10/14/12 3:04 PM
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Spartan79
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Good to know your still doing it your a monster on the Mat!
Gonna take some time out of Judo I think as you said its all the drilling and taking the falls and to reach black from green I'd think I'd have to take a fair few more falls .
I'm gonna try BJJ for a a year see if the shoulders recover and the maybe back on to Judo just to grade and not compete . It sucks getting old! Phone Post
10/14/12 10:23 PM
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judoblackbelt
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nowado- I forgot to add a (upper cervical) chiropractor every 2 1/2 to 3 weeks and sports massage that focuses on acupressure 1/month are a must for me.
10/15/12 3:35 PM
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LeroyJ
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I practice Yoga now. After a lifetime of wrestling + Judo & some MMA for a few years, combined with an all day desk job, I'm too injury prone to play judo any more.
10/15/12 5:04 PM
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judom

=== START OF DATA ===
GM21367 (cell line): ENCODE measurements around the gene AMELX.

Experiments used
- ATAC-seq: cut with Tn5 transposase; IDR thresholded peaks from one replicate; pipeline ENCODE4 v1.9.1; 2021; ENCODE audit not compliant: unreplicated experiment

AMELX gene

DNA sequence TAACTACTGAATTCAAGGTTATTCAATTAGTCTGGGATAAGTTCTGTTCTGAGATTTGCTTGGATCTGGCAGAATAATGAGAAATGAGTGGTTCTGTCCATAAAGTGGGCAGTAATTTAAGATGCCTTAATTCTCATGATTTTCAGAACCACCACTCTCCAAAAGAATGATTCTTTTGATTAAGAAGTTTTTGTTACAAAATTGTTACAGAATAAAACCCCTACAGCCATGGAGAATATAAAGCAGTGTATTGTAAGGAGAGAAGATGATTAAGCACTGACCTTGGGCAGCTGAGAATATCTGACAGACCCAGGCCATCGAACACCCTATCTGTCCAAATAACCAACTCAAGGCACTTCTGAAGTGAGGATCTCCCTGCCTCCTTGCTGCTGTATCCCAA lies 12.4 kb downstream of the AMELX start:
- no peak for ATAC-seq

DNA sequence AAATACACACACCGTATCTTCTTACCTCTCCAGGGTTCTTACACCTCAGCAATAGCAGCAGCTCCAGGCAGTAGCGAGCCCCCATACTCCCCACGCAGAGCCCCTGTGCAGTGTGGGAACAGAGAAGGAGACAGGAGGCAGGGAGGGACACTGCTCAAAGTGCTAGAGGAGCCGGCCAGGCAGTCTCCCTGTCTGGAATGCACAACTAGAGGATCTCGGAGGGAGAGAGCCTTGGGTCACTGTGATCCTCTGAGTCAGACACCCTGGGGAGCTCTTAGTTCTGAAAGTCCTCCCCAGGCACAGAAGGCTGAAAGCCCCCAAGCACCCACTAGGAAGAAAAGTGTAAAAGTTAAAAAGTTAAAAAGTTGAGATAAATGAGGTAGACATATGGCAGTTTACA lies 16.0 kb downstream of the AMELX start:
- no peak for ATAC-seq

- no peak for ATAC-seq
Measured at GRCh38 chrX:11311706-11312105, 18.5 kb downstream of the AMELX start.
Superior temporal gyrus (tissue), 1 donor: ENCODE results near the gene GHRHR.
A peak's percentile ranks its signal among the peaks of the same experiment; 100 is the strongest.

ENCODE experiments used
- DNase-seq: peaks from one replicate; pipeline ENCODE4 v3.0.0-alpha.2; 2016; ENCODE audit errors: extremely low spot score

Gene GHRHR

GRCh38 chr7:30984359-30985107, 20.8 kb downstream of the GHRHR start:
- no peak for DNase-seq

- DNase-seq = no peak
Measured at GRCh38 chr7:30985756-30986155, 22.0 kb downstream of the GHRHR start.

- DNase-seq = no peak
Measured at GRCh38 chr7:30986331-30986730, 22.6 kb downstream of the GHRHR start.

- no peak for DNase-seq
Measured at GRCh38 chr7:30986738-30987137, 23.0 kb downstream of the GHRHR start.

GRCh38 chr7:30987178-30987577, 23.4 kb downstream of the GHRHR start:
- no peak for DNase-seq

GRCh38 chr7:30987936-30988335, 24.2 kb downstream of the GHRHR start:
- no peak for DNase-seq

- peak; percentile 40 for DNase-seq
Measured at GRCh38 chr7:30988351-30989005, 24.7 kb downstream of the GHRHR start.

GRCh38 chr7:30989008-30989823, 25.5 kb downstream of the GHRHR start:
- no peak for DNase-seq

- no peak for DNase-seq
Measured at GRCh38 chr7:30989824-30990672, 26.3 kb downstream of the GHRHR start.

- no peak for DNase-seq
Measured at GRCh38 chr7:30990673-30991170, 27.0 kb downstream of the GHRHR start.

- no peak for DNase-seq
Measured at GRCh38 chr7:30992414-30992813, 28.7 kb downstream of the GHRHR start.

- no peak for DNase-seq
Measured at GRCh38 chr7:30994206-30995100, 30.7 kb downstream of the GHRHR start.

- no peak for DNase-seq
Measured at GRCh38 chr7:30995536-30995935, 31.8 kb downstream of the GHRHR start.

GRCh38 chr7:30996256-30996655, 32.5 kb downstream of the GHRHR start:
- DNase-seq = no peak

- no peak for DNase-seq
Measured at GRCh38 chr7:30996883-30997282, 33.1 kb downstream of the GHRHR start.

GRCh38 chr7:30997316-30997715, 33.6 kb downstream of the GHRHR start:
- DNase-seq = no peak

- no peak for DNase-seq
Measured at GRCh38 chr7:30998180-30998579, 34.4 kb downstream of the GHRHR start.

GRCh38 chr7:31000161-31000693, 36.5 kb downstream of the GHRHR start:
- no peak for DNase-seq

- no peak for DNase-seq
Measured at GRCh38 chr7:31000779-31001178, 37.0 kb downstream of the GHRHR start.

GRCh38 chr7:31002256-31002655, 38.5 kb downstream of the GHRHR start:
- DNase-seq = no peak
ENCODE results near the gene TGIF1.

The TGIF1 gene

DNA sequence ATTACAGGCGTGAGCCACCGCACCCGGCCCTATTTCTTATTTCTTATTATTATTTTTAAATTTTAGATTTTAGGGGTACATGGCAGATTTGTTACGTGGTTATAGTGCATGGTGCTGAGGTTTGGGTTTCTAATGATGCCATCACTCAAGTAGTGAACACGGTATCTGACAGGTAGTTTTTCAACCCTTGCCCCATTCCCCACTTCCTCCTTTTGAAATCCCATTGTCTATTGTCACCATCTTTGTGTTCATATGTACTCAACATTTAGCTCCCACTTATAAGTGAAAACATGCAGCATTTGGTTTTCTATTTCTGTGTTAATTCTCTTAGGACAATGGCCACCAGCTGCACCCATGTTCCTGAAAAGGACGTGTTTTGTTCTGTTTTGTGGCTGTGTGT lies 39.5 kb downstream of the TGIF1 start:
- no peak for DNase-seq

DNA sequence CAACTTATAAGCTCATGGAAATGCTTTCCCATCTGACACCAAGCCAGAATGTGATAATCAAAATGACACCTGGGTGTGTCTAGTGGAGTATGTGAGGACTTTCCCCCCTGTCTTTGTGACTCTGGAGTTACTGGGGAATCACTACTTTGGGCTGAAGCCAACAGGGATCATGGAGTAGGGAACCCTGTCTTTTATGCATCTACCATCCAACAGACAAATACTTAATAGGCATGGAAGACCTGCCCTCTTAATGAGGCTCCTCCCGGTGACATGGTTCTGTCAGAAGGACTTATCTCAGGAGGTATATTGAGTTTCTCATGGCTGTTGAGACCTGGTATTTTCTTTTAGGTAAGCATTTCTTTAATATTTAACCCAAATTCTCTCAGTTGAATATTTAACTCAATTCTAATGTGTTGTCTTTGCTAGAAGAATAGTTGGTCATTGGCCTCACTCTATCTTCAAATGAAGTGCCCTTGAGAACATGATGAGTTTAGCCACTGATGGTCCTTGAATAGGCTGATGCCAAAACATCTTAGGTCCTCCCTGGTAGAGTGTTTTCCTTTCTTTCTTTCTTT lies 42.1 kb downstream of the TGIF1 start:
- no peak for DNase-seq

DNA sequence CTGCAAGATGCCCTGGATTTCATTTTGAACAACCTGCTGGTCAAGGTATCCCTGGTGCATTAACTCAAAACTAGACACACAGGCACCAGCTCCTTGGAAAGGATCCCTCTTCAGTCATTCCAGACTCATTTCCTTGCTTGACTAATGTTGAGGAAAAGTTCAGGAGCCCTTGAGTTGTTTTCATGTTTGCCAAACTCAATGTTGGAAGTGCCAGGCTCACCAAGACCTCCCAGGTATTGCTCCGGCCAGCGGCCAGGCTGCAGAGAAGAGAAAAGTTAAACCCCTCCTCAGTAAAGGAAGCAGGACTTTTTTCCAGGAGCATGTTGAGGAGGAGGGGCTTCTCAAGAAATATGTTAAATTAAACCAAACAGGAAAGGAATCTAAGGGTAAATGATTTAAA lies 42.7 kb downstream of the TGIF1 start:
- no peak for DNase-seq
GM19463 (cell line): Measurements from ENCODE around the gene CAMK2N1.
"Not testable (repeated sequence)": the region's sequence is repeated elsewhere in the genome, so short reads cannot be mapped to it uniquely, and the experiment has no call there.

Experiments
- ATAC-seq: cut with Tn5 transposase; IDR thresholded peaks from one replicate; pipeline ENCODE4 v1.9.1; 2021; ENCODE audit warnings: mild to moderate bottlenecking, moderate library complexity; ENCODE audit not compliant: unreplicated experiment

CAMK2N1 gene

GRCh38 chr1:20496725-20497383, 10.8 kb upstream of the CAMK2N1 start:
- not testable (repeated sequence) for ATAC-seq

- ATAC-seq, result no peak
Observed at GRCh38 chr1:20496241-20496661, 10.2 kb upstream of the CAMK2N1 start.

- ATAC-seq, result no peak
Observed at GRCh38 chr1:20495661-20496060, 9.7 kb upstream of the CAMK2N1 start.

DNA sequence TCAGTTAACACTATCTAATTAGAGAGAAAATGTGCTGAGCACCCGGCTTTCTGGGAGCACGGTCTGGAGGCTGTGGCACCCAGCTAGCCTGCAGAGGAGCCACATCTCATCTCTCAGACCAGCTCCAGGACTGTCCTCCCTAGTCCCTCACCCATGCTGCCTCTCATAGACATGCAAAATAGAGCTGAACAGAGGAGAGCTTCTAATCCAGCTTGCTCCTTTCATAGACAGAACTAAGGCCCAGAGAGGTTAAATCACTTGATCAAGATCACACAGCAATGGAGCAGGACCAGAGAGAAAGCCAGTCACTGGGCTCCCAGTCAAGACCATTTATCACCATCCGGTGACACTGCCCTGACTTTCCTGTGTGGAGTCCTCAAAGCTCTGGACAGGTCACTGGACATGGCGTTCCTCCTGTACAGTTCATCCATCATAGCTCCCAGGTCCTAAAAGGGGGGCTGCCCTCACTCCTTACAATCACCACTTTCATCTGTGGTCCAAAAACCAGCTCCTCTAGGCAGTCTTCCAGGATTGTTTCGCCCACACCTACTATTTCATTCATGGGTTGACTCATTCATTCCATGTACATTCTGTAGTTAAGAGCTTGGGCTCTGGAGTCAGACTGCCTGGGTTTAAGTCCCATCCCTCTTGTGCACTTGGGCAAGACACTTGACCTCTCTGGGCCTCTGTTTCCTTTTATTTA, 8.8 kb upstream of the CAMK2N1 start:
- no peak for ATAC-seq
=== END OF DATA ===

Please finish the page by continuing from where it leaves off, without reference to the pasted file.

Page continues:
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I have been playing Judo for decades...recently my lower back started hurting a lot from the constant throwing.

Now, I am considering some stretching / Yoga for the lower back.
10/16/12 4:04 AM
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Spartan79
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nowaydo - I am a 46 year old walking map of combat sport's injury: 1) knee surgery from Greco wrestling 2) elbows of both elbows from boxing 3) knee surgery from BJJ 4) 3rd elbow surgery from BJJ 5)3rd knee surgery from judo 6) 4th elbow surgery pending...

Yet, I still wrestle, play BJJ and Judo

I teach more than I practice. I do very limited drilling. 80% of my training is live sparring.randori.

I just choose my partners wisely, play always relax, focus on a game where my tactics and techniques are very limited up effective.

Yoga, light lifting, easy non-impact cardi and posture therapy are main conditioning. I go to the chiro and massage therapist every week.
Also you were very good at Judo which makes it worth it to a degree .
I'm only a Green at 32 and started judo just to have a bit of grappling experience for self defence and to add to my striking rather than competitions.
I ended up really liking Judo.
I'm going to give BJJ a go and maybe as you said go to a Judo club every now and then just for some Randori . Phone Post
10/17/12 7:49 PM
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nowaydo
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I'm not that good in judo, but thanks. I can't be with the little drill time I get. I just use posture and experience to survive.